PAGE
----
If you’re in a college/university, look into their drama programs. Many schools offer them and can get you the experience you need to get you started. If you’re serious about taking drama/performing arts as a major because you want to at least have the degree to fall back on in case you don’t get your big break, then certainly go for that. Many people start as actors and end up being directors or some other production position because of their degrees.
I on the other hand, was no longer in school and working a job full time to survive so I had to go another route. I used to work through Central Casting as an extra where they just look at your database photo and book you off that. I would book extra work whenever I had a free day off and that alone got me some experience being on set. But, it was not enough. The pay was okay but not enough to quit my job for. Plus, I was not acting. Not in the sense I saw myself wanting to do. I needed to go a step further, but how?
I noticed I couldn’t get acting work because I didn’t have experience. I was frightened of auditions because I’ve never had to do one before. You can’t get a talent agent/manager to represent you without any experience. I was stuck. I took some time off from doing extra work and began taking acting classes on the weekend. I was taught by a great acting coach named Alan Feinstein. He was able to help me get a backbone and lose my fear of opening up. Every class I seemed to shed off another layer that prevented my emotions to express themselves. Each class I was reaching another level of confidence. My technique was improving, my confidence was there, and I was ready. I decided to take another class with a commercial acting coach whom taught me more about the audition process. Taught me how to slate. Taught me how to create a background story; a presence and emotion for a character when perhaps the script did not offer enough to create one. Unlike a scene script I was accustomed to, a commercial perhaps only has one sentence dialogue with no backstory.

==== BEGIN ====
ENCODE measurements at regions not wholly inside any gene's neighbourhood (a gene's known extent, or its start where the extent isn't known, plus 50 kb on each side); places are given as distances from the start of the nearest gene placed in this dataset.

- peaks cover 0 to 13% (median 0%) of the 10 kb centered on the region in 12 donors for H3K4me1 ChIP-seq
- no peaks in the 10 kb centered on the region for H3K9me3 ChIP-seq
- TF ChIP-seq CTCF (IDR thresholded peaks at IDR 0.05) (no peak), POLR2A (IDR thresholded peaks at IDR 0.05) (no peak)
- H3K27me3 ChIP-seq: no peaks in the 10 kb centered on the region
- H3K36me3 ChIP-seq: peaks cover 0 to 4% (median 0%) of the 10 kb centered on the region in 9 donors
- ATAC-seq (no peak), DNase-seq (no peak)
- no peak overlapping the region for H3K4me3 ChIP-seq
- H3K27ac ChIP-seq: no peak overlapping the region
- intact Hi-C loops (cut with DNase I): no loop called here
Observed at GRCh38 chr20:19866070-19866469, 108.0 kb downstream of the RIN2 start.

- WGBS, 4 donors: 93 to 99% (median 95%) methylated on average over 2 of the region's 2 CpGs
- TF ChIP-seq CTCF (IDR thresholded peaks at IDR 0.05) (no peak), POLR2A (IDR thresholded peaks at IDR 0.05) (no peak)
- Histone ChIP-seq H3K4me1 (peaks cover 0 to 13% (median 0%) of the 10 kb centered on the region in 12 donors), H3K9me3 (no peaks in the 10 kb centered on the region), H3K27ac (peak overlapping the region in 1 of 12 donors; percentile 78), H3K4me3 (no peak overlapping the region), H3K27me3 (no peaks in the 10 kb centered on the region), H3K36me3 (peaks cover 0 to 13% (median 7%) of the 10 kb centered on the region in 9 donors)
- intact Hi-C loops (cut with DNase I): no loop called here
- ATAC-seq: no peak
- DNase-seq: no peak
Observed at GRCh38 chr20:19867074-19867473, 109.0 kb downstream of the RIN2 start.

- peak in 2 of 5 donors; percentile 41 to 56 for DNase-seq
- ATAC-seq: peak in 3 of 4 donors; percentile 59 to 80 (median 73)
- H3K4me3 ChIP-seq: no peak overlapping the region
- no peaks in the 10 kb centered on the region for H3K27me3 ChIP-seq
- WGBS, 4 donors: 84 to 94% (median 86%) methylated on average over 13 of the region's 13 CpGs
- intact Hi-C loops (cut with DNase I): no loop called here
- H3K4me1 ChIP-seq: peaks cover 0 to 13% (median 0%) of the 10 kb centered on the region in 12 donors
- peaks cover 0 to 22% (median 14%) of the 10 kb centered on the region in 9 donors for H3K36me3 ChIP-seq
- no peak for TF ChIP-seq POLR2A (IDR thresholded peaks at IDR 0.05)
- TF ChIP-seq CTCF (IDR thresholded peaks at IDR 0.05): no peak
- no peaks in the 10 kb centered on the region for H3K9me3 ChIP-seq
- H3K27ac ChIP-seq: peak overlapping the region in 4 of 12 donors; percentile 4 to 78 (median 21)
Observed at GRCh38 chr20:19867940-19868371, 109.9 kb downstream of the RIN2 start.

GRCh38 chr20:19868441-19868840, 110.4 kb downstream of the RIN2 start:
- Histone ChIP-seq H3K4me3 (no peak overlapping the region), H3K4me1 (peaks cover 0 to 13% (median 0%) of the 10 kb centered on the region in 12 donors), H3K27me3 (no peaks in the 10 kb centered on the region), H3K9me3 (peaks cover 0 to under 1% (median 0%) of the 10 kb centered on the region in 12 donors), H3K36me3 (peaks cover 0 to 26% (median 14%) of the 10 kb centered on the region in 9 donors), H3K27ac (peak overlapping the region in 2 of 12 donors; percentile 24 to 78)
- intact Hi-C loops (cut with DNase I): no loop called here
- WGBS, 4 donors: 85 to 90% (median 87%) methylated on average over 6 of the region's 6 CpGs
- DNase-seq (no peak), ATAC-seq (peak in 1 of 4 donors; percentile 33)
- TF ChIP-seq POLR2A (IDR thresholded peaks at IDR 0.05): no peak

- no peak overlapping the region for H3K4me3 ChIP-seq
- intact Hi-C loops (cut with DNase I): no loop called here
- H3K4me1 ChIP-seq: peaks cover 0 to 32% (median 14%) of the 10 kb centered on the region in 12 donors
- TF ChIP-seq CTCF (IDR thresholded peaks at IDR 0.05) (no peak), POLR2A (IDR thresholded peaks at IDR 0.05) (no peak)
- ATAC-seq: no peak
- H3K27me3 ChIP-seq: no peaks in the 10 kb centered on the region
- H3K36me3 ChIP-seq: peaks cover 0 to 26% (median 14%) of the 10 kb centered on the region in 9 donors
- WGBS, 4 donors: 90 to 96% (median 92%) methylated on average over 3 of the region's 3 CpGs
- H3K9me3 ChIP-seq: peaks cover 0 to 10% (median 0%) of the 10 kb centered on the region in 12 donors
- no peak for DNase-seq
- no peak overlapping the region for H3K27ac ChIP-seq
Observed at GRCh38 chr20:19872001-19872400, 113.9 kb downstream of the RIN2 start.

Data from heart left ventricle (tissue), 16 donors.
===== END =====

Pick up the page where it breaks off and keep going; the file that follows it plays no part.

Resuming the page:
Feeling more confident than ever, I had asked some of the other students regarding what their approach to booking jobs was. Some mentioned they had friends doing student films, others mentioned online casting website and some had an agent. I went online and registered with the casting websites and started working. Along the way I noticed I needed to have an acting reel, some casting directors wouldn’t even bother looking at my submission without one. I realized I needed a better headshot, updating to a proper headshot alone instantly got me more bookings. Auditions still gave me a little anxiety but having done a few I got comfortable and learned not to over think them. Keep working and you’ll gradually get better and better roles, network with other actors or those in production and learn whatever you can. You are always learning as an actor; every role, every new experience, it all adds to your technique.
It’s getting pretty late so I will go into further detail in the next segment, “Getting Started.”